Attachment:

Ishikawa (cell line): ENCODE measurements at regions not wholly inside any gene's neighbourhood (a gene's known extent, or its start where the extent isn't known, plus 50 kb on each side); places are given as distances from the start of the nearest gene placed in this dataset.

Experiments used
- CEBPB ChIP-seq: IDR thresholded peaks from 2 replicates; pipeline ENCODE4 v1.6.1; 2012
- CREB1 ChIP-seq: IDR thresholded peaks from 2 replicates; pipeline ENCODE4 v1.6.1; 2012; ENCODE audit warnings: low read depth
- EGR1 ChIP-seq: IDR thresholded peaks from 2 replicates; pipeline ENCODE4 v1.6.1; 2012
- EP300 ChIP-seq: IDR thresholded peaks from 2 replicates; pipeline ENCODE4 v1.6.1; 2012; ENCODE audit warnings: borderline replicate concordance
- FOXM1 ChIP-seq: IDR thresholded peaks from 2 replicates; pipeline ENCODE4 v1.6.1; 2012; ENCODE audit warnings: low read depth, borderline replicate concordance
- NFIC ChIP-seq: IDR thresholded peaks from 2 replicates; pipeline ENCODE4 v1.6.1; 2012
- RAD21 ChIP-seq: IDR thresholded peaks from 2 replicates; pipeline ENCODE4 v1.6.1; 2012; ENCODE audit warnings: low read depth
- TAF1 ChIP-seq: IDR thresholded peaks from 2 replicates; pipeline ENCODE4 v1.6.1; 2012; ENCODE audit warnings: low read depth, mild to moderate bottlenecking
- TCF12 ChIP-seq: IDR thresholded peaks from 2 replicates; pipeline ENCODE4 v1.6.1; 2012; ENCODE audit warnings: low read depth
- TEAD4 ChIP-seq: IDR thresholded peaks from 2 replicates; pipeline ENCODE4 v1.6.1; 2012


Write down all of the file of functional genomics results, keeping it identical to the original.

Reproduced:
Ishikawa (cell line): ENCODE measurements at regions not wholly inside any gene's neighbourhood (a gene's known extent, or its start where the extent isn't known, plus 50 kb on each side); places are given as distances from the start of the nearest gene placed in this dataset.

Experiments used
- CEBPB ChIP-seq: IDR thresholded peaks from 2 replicates; pipeline ENCODE4 v1.6.1; 2012
- CREB1 ChIP-seq: IDR thresholded peaks from 2 replicates; pipeline ENCODE4 v1.6.1; 2012; ENCODE audit warnings: low read depth
- EGR1 ChIP-seq: IDR thresholded peaks from 2 replicates; pipeline ENCODE4 v1.6.1; 2012
- EP300 ChIP-seq: IDR thresholded peaks from 2 replicates; pipeline ENCODE4 v1.6.1; 2012; ENCODE audit warnings: borderline replicate concordance
- FOXM1 ChIP-seq: IDR thresholded peaks from 2 replicates; pipeline ENCODE4 v1.6.1; 2012; ENCODE audit warnings: low read depth, borderline replicate concordance
- NFIC ChIP-seq: IDR thresholded peaks from 2 replicates; pipeline ENCODE4 v1.6.1; 2012
- RAD21 ChIP-seq: IDR thresholded peaks from 2 replicates; pipeline ENCODE4 v1.6.1; 2012; ENCODE audit warnings: low read depth
- TAF1 ChIP-seq: IDR thresholded peaks from 2 replicates; pipeline ENCODE4 v1.6.1; 2012; ENCODE audit warnings: low read depth, mild to moderate bottlenecking
- TCF12 ChIP-seq: IDR thresholded peaks from 2 replicates; pipeline ENCODE4 v1.6.1; 2012; ENCODE audit warnings: low read depth
- TEAD4 ChIP-seq: IDR thresholded peaks from 2 replicates; pipeline ENCODE4 v1.6.1; 2012